Ive hunted in the mountains off and on my whole life. Ive hunted around dolly sods, canaan valley, and all through in between. For anyone to say that the over abundance of Doe seasons in these counties (tucker, randolph, grant, mineral) isnt a problem needs to wake up. Now, is that the only problem with less and less deer in these counties, NO, but its still a big one. There is nothing to eat up high, no acorns, no wild cherry, no berries, so the deer often turn to pines, ferns, and other green foliage but dont get the fat content they need which leads into starvation through the bad winters in the mountains. Coyotes are a huge problem that the DNR continue to shove aside also. All of these reasons are why we dont see many deer in the mountains.

    • Fastwater

      Good article, Chris. Checking stations in Elkins, Seneca Rocks, Davis, and Whitmer
      reporting decreased numbers.

      Snyder, by the way, lives in Randolph County.

      • Chris Lawrence

        Sorry must have misread his email

      • Fastwater

        I meant the Thomas checking station, not Davis.

  • longbeards

    Being a 7th generation West Virginian, I do not see any easy answer to improving deer quality and numbers.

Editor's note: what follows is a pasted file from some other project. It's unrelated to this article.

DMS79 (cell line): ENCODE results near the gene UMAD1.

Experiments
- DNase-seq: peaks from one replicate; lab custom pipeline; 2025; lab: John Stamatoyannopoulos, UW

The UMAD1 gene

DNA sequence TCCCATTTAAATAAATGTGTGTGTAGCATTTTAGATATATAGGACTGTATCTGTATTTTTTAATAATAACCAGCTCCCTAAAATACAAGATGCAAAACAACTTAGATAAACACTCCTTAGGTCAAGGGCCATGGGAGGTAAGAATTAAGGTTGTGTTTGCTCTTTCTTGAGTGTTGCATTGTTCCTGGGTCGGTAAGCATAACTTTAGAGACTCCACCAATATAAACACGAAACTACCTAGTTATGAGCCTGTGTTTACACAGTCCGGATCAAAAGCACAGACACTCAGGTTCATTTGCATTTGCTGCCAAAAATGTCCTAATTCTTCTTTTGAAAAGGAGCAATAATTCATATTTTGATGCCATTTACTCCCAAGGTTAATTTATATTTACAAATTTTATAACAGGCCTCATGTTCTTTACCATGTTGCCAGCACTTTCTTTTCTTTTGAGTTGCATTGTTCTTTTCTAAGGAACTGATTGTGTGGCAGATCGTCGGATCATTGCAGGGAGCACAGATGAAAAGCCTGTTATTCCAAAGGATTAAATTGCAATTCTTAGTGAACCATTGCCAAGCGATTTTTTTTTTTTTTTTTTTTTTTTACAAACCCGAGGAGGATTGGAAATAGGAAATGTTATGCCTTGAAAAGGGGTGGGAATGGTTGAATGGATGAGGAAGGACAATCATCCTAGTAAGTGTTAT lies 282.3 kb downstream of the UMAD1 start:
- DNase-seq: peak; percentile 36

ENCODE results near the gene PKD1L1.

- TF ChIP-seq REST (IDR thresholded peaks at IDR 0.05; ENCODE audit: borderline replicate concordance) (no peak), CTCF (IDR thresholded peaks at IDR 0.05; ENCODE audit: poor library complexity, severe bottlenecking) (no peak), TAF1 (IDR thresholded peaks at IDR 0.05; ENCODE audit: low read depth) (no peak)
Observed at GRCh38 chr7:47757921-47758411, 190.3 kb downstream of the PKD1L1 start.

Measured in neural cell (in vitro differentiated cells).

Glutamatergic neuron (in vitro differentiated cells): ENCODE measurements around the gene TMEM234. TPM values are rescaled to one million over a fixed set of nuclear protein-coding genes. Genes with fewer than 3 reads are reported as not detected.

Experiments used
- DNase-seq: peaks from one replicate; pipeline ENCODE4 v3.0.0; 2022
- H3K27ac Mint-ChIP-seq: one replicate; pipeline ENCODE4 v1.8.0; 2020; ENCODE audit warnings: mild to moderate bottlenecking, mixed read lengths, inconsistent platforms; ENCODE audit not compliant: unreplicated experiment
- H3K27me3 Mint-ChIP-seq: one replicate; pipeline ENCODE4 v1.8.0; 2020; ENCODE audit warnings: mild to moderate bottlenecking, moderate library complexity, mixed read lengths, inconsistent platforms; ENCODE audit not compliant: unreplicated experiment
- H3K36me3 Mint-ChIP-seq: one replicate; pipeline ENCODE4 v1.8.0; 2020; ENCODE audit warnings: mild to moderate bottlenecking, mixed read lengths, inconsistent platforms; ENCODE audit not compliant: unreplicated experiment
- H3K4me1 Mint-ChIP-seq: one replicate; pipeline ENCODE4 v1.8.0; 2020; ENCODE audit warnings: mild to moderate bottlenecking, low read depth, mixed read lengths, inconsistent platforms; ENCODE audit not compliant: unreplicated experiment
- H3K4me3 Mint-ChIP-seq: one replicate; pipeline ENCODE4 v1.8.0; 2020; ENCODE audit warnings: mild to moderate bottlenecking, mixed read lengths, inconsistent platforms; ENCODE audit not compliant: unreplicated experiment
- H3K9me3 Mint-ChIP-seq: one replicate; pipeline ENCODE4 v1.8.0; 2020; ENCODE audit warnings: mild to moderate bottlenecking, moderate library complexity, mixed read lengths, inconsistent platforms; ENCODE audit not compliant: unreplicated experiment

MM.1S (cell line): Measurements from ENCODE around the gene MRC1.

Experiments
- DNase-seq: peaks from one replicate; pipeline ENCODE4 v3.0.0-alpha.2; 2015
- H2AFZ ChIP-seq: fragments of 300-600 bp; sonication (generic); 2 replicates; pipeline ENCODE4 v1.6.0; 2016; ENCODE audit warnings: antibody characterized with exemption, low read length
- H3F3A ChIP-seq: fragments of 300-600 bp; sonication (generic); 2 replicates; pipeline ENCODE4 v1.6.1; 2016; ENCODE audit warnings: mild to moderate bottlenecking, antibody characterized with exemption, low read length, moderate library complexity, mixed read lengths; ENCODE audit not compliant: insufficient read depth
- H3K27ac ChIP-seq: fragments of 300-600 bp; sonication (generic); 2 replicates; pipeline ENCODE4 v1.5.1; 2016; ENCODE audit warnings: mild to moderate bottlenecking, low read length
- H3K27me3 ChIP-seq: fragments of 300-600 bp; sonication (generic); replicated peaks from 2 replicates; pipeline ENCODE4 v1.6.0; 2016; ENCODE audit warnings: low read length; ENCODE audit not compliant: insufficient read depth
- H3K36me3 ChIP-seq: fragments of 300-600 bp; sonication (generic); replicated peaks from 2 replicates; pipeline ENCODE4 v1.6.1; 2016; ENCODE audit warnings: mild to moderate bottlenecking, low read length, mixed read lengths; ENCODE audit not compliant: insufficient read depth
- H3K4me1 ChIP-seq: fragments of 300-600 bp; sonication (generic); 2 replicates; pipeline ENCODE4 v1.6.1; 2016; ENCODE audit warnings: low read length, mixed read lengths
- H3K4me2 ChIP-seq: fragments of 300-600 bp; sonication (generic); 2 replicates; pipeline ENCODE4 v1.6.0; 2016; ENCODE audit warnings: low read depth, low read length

I aqree that the deer population has changed greatly over the years. I have hunted several counties in the state over the years, but do most of my hunting in Hardy and Pendelton. Two of what DNR might refer to as the traditional deer hunting counties. Today, after several years of poor mast conditions, unlimited doe hunting and crop damage permits, and increased bear and coyote presure that has reduced the fawn recruitment, and a slow down in timbering, the herd has fallen almost to the numbers of the early 60s.
    That being said, it is not all bad, we are killing bigger bucks, having weighed deer since 1981 killed at my place and neighboors, I have seen the size of the deer go from below a 100pds for the average buck, to over 130 pds dressed. With many over 150 pds dressed.